Posted by: Bruce Einhorn on March 19, 2008
The other day I wrote about the impact the Tibetan crackdown might have on politics in Taiwan. It will be interesting to see if there’s fallout in India, too. India’s government has been trying to improve relations with Beijing for a while. So folks in New Delhi might have been pleased yesterday after Chinese Premier Wen Jiabao praised India for its support during the current crisis in Tibet. “China appreciates the position taken by the Indian government to handle the ‘Tibet independence’ activities masterminded by the Dalai clique,” Wen said at a press conference yesterday at the close of the annual National People’s Congress in Beijing.
Ironically, Wen’s words of support might only encourage Indian critics of China. Opposition politicians have been using the Tibet issue to attack the government of Prime Minister Manmohan Singh. According to this report in the Hindu, opposition lawmakers staged a walkout from the Parliament on Monday to protest the Indian government’s Tibet policy. One member of the BJP (the Hindu nationalist party ousted by Singh’s Congress Party in the last election) referred to “ethnic genocide” in Tibet. Another opposition figure criticized “ethnic cleansing” in the region. And former Defense Minister George Fernandes called for politicians to show their support for Tibetans.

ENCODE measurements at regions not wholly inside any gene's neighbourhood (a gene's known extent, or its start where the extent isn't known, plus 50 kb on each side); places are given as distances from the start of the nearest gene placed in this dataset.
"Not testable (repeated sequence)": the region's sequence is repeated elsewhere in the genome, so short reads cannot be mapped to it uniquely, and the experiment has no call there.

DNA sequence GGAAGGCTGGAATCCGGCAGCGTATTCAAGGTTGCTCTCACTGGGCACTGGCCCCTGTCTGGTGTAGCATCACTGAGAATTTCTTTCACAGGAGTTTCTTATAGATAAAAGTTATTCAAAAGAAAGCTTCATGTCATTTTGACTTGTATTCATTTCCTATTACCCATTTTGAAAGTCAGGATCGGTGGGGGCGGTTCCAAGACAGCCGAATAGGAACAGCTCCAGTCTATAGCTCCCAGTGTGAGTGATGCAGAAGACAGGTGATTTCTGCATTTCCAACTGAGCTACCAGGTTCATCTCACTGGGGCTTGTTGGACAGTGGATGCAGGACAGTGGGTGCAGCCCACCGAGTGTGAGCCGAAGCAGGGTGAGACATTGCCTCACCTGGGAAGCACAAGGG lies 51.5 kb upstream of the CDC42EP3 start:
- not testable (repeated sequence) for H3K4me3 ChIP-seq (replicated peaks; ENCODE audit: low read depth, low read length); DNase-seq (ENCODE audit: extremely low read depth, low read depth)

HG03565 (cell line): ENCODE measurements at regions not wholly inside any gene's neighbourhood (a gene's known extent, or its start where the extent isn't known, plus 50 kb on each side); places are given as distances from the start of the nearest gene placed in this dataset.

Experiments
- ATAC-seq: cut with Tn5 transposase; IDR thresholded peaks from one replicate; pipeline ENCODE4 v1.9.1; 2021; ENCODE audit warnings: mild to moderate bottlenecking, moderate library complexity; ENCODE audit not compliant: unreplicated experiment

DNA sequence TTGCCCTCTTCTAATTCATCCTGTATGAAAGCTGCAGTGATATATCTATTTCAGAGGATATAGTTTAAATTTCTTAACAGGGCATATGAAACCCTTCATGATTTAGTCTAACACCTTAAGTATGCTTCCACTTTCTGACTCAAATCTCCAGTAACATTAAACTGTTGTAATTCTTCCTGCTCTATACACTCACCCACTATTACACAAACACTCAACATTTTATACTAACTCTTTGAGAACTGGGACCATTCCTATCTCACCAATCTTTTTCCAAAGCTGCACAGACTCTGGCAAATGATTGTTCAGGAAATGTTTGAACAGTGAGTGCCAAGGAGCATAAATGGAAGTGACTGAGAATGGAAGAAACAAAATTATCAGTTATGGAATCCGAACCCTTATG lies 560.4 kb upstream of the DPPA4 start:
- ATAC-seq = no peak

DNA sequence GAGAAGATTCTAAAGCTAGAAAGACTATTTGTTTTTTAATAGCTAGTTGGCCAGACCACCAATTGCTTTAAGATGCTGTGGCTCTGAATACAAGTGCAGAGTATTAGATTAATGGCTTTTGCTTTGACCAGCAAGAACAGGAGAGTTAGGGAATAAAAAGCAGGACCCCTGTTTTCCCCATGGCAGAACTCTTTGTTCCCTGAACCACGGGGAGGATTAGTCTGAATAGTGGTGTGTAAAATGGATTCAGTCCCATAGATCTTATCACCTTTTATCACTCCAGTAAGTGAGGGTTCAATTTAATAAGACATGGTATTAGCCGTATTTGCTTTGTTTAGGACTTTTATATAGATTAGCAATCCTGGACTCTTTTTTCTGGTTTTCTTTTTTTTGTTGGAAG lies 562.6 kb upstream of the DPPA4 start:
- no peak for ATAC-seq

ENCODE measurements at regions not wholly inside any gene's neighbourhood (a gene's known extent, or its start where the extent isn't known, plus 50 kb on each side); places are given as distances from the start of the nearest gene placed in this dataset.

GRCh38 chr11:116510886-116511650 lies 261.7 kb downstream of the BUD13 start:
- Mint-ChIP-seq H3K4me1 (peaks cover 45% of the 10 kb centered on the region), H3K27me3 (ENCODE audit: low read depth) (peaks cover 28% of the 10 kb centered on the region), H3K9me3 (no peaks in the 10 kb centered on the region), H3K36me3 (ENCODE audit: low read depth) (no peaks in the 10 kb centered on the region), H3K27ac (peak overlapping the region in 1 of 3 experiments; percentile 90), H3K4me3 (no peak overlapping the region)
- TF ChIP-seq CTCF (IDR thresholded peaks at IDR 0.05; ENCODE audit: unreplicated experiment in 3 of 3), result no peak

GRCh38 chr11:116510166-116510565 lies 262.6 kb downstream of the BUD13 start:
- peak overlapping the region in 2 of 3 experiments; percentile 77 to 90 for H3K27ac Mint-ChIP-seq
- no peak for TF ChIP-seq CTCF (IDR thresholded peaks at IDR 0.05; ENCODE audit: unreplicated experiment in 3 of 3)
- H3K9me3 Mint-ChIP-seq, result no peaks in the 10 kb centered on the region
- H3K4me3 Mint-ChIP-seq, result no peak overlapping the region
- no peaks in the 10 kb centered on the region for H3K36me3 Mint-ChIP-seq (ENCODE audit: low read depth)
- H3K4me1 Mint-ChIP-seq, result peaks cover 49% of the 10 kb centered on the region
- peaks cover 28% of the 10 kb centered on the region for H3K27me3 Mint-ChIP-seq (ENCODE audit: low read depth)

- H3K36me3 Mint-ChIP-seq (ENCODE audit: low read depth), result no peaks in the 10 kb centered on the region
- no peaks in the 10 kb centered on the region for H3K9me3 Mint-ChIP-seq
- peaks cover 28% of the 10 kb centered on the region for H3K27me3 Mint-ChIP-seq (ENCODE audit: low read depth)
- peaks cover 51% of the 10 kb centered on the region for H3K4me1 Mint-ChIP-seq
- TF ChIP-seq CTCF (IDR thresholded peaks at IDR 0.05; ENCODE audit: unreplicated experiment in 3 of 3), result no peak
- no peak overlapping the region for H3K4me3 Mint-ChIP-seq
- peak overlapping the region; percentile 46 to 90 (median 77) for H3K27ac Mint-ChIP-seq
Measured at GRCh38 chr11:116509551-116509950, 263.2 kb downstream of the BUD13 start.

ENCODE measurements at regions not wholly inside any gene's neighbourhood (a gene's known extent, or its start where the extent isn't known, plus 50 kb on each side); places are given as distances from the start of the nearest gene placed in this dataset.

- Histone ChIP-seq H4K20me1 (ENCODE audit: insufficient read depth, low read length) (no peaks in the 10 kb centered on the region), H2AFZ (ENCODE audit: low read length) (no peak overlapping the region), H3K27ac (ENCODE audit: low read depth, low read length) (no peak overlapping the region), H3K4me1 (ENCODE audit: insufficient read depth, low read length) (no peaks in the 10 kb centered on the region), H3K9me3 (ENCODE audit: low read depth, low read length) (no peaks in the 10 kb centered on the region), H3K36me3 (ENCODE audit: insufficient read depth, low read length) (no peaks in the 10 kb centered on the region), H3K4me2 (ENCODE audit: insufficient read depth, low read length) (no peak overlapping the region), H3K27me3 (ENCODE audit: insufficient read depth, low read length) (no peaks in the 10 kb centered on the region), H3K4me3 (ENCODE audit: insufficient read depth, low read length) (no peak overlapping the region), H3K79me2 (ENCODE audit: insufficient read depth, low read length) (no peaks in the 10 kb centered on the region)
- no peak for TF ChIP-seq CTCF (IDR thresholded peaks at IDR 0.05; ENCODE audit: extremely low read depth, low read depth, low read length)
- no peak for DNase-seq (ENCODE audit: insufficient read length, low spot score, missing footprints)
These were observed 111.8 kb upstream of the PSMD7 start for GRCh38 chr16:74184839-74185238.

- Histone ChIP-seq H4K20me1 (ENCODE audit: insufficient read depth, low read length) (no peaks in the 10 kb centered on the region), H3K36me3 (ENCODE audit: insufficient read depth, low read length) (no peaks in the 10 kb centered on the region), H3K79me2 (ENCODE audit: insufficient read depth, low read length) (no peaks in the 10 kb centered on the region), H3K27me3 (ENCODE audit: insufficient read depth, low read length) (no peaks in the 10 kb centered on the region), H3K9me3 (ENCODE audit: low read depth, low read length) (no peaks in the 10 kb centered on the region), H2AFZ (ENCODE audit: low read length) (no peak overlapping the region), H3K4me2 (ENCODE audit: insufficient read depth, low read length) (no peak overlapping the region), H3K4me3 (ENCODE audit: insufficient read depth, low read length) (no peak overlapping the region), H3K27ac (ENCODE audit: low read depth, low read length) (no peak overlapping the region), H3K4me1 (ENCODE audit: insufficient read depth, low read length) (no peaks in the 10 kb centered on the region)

The anti-Beijing rhetoric can get pretty heated. See, for instance, this column in Newsweek by Sumit Ganguly, a professor of political science at Indiana University who argues in favor of taking a harder line by easing the pressure on Tibetan exiles in India: “If India wishes to be considered a great power, it needs to display a greater degree of independence and not kowtow to Beijing.” Ganguly goes on to hit the hot-button issues sure to rile Indian nationalists, such as the 1962 war between China and India (won by the Chinese) and the ongoing border disputes between the two countries.